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  • Joe Brondo, author and co-star of “Bluebirds,” which will open a six-performance engagement at Guild Hall on Friday, Feb. 20, did not grow up dreaming of a life in the theater. An East Hampton native, he was obsessed with computers while in high school. “That was all I did, I was always hunched over my desk,” he recalled. “I was kind of a class clown, but on the weirder end of the spectrum. I wasn’t the super-popular goofball.”

  • “From the Archive,” an exhibition of photographs by Gosta Peterson, a renowned fashion photographer, is on view at the Turn Gallery in Manhattan through March 22. The show includes groundbreaking black-and-white photographs from 1960 through 1980, among them his New York Times photographs of Twiggy, the iconic English model, and his “Fashion of the Times” cover photo of Naomi Sims, the first African-American to appear on the cover of an American magazine.

  • Pioneer at Watermill Center

    The Watermill Center will present a special workshop introducing the work of Tadeusz Kantor (1915-1990), a revolutionary Polish visual artist and theater director, on Sunday from noon to 6 p.m.

  • The world premiere of “The New Sincerity,” a comedy written by Alena Smith and directed by Bob Balaban, will kick off the Mainstage summer season at Bay Street Theater in Sag Harbor on May 26. The other Mainstage productions will be “Other People’s Money,” starring Jason Alexander in the play by Jerry Sterner, and “Grey Gardens,” the musical based on the story of the Beale ladies.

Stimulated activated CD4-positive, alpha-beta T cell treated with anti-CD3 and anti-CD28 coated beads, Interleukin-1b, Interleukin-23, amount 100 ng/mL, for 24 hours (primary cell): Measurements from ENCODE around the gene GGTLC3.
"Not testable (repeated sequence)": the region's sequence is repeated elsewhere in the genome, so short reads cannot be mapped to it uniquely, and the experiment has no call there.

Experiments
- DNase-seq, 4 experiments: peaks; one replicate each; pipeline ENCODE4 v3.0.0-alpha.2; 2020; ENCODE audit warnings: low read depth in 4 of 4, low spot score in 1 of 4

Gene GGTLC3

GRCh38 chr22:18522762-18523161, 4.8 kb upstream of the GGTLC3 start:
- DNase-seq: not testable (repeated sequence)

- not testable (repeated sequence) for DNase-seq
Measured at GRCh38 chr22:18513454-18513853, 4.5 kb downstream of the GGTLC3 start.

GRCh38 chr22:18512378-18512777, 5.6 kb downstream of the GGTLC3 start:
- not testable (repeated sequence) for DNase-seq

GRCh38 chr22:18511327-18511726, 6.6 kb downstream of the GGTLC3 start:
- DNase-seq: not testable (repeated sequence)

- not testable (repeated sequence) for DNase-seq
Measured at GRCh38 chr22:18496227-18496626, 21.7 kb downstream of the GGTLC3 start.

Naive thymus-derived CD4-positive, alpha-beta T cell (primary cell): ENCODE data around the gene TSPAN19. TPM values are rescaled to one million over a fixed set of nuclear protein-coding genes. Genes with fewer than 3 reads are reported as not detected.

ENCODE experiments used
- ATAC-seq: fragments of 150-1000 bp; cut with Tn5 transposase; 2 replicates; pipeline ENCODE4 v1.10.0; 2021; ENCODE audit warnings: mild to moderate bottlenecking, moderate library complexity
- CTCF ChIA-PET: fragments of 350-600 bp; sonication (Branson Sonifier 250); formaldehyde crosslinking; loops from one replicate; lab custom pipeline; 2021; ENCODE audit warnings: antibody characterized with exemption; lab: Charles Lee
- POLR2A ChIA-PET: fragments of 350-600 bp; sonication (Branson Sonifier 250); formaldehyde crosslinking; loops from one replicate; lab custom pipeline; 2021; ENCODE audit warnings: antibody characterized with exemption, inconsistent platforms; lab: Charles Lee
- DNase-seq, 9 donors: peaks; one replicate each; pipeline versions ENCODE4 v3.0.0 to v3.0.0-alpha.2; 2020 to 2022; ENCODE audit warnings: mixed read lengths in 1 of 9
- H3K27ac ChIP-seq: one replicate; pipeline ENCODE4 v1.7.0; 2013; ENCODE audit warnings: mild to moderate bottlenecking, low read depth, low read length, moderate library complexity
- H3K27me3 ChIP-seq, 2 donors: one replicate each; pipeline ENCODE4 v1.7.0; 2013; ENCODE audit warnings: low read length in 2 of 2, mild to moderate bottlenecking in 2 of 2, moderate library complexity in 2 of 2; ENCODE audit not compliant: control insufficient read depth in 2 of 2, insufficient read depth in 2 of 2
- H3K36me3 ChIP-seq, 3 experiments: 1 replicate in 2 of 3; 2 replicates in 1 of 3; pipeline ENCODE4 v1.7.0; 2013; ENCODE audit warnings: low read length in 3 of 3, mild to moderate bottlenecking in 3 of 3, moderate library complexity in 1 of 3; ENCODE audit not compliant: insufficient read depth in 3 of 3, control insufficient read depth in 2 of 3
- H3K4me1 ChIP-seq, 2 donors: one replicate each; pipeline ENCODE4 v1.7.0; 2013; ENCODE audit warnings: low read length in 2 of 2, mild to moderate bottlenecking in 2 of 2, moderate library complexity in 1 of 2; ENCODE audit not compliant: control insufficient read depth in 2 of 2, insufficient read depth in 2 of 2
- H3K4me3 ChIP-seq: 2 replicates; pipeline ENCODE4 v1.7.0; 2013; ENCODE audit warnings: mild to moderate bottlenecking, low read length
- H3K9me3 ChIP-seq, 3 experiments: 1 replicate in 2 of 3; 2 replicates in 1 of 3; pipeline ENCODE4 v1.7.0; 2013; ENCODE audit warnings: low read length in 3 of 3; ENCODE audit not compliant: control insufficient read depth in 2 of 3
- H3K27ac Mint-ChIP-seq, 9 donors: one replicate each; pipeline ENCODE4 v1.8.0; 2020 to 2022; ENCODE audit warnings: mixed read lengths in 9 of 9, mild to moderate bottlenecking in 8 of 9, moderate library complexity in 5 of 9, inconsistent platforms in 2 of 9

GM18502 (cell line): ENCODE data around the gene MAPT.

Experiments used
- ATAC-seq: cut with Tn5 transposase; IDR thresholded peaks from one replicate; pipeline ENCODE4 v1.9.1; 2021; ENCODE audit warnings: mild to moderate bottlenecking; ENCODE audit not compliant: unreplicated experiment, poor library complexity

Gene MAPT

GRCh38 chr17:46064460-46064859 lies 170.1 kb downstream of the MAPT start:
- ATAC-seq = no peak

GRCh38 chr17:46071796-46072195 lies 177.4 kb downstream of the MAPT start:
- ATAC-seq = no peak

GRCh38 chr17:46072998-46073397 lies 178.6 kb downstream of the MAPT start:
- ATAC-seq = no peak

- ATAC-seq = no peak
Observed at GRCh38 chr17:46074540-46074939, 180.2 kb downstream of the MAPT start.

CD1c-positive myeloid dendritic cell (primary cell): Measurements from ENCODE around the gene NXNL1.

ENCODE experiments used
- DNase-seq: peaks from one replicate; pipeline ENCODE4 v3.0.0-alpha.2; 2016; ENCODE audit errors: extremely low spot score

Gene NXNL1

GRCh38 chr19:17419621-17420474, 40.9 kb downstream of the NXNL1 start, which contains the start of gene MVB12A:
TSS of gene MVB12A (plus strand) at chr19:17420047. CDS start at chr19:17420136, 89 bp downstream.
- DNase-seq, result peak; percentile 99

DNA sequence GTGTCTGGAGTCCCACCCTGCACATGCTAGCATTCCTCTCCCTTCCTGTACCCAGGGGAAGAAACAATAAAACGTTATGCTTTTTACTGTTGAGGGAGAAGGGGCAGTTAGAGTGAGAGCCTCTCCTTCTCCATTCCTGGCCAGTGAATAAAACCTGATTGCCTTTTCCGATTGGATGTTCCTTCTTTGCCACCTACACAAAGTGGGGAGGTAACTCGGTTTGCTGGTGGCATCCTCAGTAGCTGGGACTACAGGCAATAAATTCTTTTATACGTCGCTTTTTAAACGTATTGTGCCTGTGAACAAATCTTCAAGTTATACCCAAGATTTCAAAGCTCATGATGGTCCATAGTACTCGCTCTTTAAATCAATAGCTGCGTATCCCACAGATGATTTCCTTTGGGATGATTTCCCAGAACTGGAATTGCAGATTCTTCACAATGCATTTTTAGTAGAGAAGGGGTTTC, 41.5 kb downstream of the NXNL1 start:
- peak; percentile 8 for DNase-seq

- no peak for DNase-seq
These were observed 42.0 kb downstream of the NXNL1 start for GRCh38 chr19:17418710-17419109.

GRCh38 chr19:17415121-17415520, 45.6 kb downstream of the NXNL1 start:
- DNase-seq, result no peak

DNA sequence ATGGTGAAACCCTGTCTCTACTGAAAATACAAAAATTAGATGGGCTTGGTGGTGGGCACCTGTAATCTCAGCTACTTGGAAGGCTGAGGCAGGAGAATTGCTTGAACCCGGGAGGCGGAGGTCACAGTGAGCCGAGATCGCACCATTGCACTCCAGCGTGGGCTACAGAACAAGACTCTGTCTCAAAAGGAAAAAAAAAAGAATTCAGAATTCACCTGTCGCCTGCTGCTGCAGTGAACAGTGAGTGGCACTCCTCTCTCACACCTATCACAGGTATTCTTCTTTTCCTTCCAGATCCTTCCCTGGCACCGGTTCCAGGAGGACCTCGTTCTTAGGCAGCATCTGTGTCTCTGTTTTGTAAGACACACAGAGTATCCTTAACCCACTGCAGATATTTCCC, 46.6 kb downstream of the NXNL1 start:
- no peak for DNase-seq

• The Hamptons International Film Festival and Guild Hall will present a screening of “The Searchers,” John Ford’s 1956 western, on Saturday at 7 p.m. Alec Baldwin and David Nugent, the festival’s director, will host the program.

    Although it got mixed reviews upon its release and received no Oscar nominations, “The Searchers” is now considered by many, including the American Film Institute, among the 10 best American films of all time.

  • Living Pictures

    The Parrish Art Museum in Water Mill will present “The Fish Juggler,” a free program of tableaux vivants, living pictures, created by the East End Special Players, a group of learning-disabled actors, on Saturday from 2:30 to 3 p.m. Tableau vivant is a style of theater initially popularized in the court of King Louis XIV.

  • As cookie-cutter mansions spread across the East End, the Architectural Sessions, a series of panels and presentations organized by the Parrish Art Museum in Water Mill and A.I.A. Peconic, continues to provide fascinating perspectives on architecture’s many possibilities. Friday’s program, “Pro Bono: Architects Who Serve Humanity,” focused on two unique projects, one in Rwanda, the other in Brooklyn, that are, in different ways, about creating something of value for their communities.

  • Lichtenstein Film

    The Parrish Art Museum in Water Mill will screen “Roy Lichtenstein: Tokyo Brushstrokes,” a 1995 film that documents the creative process, from concept to fabrication and installation, of one of the artist’s most important public sculptures, tomorrow at 6 p.m.